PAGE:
Back by popular demand, Australia’s second annual Books Alive promotion — a two-week, federally-funded, book-buying bonanza — kicked off last month as Australian Minister for the Arts and Sport Rod Kemp officially pronounced the campaign’s motto: “lose yourself in a book and find yourself in a bookstore.” During the two week period ending August 15, Aussie bibliophiles lined up to bring home one of six bestselling books (chosen by a panel of retailers, publishers, and government officials) for just A$5, with the purchase of any book from a participating bookstore. For the indecisive at heart, Books Alive issued a keepsake booklet listing 50 Books You Must Own. “We want to make sure that everyone buys a book during Books Alive and this booklet provides great ideas to help readers take advantage” of the offer, said Books Alive chair Sandra Yates. As an added bonus this year, Kmart and Target stores doled out copies of Gabrielle Lord’s classic Baby Did a Bad Bad Thing for free to customers who purchased her latest psychological thriller Spiking the Girl. In a move to reach new readers, 50 cents from every Books Alive book sold was donated to the Smith Family literacy programs, student2student (which helps to develop the literacy skills of disadvantaged children by providing them with books and learning support) and Books For Christmas (an initiative that provides books to disadvantaged children at Christmas time). With more than 90% of all book retailers participating (that’s approximately 800) and more than 7,000 people in attendance at 90-plus Books Alive-related public events, Project Director Brett Osmond is pleased with how the campaign went overall. Still, he admitted that there is room for improvement. “The impact on sales is not as evident as we would have liked. This may be a factor of the range of books on offer. It also may be an indication that the offer itself is not compelling enough to motivate customers to enter the category.” He added that the amount of high-profile publicity in the press could be improved. “Advertising alone is not usually enough to motivate consumers to buy a book; they need that third-party recommendation that positive publicity provides.”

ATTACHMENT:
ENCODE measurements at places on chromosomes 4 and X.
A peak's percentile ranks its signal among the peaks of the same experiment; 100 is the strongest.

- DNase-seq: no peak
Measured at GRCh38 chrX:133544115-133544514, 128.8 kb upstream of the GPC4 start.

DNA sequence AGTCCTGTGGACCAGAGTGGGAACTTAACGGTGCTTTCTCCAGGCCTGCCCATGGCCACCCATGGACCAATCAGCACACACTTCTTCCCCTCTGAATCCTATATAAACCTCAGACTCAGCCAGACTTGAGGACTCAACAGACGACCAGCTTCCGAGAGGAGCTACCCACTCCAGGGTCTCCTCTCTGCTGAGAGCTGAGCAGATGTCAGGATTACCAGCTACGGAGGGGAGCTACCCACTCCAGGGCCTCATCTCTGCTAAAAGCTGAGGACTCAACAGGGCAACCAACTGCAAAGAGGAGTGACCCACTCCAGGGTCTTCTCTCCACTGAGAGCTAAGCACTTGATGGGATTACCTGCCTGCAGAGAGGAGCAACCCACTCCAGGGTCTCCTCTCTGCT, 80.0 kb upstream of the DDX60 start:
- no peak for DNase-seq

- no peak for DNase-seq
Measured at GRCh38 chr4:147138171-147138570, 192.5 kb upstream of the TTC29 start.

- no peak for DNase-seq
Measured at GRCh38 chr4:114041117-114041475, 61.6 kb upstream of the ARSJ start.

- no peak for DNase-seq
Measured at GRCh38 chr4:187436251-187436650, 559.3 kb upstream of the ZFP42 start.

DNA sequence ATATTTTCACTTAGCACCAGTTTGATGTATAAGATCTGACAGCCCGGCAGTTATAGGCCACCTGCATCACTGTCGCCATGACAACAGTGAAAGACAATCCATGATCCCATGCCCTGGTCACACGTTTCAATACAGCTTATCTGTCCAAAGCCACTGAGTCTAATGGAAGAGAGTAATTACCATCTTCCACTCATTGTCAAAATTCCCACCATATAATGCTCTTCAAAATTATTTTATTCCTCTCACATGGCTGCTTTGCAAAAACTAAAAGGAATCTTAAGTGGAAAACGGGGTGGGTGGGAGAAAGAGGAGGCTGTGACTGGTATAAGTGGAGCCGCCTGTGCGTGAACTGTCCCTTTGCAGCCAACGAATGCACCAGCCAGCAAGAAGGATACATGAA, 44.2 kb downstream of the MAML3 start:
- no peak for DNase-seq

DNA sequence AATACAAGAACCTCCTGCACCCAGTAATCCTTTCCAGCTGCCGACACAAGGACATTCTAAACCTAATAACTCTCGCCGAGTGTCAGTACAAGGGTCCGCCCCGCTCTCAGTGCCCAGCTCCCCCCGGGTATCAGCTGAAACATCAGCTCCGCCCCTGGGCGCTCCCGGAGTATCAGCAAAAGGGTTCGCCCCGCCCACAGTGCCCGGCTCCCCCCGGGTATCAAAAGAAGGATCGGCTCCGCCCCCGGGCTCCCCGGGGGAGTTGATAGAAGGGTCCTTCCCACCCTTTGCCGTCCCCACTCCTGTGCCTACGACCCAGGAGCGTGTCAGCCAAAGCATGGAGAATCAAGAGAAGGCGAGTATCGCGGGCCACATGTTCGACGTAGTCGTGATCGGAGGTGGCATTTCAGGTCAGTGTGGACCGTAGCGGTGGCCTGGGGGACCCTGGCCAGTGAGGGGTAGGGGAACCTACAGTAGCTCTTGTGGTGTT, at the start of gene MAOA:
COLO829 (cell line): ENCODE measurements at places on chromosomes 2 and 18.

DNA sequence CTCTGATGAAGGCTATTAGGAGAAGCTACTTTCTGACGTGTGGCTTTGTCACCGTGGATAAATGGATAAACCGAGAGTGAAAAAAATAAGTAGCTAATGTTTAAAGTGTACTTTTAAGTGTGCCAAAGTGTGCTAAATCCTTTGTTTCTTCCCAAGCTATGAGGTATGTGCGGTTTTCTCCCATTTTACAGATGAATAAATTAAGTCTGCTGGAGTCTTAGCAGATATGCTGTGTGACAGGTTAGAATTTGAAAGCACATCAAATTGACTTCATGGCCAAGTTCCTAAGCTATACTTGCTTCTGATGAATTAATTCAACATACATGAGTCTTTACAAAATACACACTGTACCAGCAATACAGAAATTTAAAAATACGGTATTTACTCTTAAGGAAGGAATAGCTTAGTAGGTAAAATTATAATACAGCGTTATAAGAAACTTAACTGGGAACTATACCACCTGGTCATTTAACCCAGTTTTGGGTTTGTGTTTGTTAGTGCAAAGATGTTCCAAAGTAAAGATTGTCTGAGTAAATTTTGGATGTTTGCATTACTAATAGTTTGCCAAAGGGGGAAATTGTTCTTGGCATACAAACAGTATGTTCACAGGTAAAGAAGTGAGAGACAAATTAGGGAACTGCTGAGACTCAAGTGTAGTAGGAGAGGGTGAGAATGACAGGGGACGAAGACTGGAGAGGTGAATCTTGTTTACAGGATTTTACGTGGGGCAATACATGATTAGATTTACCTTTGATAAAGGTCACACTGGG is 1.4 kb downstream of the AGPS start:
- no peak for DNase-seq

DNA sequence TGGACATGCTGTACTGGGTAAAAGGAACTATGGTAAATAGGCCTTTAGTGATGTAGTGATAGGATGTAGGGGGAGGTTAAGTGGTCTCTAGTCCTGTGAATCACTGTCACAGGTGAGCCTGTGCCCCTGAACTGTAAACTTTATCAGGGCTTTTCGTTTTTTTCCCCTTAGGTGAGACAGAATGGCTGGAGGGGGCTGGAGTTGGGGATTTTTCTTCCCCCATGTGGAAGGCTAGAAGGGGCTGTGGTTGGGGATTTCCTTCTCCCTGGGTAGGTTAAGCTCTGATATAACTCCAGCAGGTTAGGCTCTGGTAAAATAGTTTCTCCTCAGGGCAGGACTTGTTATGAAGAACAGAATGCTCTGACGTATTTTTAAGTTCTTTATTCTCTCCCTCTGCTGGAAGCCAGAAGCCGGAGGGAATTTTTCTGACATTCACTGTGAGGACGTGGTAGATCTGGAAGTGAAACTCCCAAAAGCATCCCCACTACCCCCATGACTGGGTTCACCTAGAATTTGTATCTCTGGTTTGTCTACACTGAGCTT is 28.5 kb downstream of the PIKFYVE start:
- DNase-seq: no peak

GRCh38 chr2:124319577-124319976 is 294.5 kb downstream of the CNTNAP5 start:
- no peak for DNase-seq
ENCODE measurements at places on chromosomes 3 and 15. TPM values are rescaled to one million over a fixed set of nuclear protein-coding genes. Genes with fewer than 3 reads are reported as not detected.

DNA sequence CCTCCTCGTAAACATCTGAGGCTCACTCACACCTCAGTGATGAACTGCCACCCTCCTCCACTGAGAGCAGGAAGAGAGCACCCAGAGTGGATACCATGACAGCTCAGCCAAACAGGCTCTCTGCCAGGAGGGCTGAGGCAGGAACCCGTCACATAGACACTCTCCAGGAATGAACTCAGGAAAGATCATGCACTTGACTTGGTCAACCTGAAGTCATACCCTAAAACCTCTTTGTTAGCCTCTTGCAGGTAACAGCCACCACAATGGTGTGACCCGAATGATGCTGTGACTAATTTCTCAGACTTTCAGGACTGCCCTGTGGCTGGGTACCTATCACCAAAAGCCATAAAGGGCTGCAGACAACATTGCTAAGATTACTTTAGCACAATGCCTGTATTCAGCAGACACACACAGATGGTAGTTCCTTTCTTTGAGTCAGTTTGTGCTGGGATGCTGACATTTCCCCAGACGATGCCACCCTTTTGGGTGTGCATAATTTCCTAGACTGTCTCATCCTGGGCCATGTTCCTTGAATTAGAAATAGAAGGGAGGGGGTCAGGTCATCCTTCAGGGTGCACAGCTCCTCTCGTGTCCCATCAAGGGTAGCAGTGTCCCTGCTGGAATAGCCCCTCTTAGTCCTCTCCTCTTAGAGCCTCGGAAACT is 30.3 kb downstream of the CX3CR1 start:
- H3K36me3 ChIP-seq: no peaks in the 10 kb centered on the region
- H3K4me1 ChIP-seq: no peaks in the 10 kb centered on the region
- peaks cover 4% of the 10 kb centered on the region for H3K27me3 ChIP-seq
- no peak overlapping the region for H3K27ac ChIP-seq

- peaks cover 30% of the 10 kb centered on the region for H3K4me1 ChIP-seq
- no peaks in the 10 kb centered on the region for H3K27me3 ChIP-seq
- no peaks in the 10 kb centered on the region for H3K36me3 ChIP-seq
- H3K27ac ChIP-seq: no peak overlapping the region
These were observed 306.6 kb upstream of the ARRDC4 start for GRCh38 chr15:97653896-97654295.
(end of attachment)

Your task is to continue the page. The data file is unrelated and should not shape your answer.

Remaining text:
Moving on, in the mythical yet vividly real Tuscan village of Colle (reminiscent of Gabriel García Marquez’s iconic locale Macondo), the stories of two very different families unfold and eventually intertwine against a backdrop of violence and oppression in Ugo Riccarelli’s 2004 Premio Strega-winning novel The Perfect Sorrow. First he follows the anarchist actions of the Maestro, who arrived from Sapri in the late nineteenth century, and of his children and grandchildren who have names evocative of the revolutionary milieu in which the book is set, like Liberty, Ideal, and Mikhail. The accompanying story is that of the Bertarellis, a family of animal traders who, for generations, have borne the names of Homeric heroes and whose favorite pastime is reading The Iliad and The Odyssey by the fireside. Caught up in a frantic quest for wealth and power (with the exception of the narrator, Annina), the Bertarellis fall victim to the tragedy of epidemic, and the brutality of WWI as well as the eventual Nazi occupation. This “fascinating blend of chronicle and fairytale” forms a “great fresco which tells the story of life,” a life which Annina characterizes as filled with nothing but “perfect sorrow.” Rights have been sold to Hanser (Germany), Plon (France), Maeva (Spain), De Arbeiderspers (Holland), Kastaniotis (Greece), and Hakibbutz (Israel). Contact Emanuela Canali at Mondadori.